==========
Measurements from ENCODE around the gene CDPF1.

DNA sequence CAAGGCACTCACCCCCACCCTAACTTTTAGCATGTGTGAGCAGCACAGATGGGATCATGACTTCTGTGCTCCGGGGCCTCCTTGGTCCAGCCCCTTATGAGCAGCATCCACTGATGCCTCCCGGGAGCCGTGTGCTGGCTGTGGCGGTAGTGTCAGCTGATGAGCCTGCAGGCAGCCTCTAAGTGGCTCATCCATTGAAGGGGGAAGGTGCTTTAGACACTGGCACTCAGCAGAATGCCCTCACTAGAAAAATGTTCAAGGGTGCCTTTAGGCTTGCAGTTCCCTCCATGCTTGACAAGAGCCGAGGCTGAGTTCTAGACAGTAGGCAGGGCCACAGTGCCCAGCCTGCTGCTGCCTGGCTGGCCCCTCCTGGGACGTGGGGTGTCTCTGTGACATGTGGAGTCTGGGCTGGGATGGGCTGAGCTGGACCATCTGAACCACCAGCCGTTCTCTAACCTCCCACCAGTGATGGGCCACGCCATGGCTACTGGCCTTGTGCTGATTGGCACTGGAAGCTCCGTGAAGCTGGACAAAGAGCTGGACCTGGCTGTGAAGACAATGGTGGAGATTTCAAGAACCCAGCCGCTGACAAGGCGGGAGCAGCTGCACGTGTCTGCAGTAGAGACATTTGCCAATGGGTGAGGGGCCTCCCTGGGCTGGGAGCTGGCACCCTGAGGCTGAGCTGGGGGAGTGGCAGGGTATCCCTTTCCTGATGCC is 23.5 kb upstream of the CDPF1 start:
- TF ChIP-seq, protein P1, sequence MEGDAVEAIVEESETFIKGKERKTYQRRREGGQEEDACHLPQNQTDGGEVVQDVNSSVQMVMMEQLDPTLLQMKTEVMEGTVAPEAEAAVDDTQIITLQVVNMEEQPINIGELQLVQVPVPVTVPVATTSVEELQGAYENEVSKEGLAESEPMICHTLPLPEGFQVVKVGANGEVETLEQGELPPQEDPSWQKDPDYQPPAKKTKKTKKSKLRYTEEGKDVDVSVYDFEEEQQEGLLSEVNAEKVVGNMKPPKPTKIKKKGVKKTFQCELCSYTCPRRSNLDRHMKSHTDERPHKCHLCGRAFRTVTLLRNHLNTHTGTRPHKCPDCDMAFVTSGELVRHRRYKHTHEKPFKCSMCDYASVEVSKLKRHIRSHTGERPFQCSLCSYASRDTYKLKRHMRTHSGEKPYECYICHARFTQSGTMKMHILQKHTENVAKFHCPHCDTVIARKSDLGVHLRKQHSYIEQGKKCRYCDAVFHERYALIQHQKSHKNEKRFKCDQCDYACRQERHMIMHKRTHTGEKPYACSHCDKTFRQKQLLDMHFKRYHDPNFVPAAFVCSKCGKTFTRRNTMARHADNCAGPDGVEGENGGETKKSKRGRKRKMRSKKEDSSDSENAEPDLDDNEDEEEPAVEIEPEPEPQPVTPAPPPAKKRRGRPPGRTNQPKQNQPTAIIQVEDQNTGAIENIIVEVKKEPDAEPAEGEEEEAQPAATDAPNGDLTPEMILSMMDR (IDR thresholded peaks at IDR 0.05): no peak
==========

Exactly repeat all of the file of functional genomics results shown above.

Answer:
Measurements from ENCODE around the gene CDPF1.

DNA sequence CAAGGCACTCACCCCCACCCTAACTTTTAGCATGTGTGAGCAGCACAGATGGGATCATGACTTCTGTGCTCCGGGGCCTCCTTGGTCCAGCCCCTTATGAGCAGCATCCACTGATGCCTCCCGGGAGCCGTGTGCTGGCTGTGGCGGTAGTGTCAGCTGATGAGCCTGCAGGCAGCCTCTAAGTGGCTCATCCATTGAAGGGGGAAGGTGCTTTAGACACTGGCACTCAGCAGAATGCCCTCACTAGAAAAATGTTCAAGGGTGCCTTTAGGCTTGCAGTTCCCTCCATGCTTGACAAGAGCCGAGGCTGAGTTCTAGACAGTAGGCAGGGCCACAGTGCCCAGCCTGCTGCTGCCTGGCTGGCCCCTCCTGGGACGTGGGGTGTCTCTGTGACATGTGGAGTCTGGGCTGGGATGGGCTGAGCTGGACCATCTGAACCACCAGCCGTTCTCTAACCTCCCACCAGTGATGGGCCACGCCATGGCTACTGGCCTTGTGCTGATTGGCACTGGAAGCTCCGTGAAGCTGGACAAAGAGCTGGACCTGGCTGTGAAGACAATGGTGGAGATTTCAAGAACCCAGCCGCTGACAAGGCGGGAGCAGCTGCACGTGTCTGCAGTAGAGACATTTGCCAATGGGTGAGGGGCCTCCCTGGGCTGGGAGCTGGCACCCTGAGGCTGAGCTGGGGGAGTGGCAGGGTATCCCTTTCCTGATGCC is 23.5 kb upstream of the CDPF1 start:
- TF ChIP-seq, protein P1, sequence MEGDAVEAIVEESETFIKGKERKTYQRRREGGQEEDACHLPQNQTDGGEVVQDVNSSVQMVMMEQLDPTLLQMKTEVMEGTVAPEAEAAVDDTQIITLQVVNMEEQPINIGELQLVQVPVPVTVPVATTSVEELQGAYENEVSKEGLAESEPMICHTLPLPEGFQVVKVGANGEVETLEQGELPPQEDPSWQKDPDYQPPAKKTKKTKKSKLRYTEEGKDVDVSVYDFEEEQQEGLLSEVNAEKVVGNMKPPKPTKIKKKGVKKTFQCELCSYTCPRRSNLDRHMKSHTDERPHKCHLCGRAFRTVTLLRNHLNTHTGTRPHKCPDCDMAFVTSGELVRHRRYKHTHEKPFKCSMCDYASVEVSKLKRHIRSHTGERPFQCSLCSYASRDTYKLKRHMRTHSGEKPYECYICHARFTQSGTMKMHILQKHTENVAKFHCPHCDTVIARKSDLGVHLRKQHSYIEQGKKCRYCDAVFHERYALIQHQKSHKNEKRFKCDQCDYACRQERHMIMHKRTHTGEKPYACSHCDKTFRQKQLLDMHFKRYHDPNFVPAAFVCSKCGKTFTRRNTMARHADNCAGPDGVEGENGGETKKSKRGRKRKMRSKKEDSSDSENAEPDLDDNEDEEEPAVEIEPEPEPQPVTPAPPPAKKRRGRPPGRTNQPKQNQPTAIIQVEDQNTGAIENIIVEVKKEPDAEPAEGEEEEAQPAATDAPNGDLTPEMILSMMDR (IDR thresholded peaks at IDR 0.05): no peak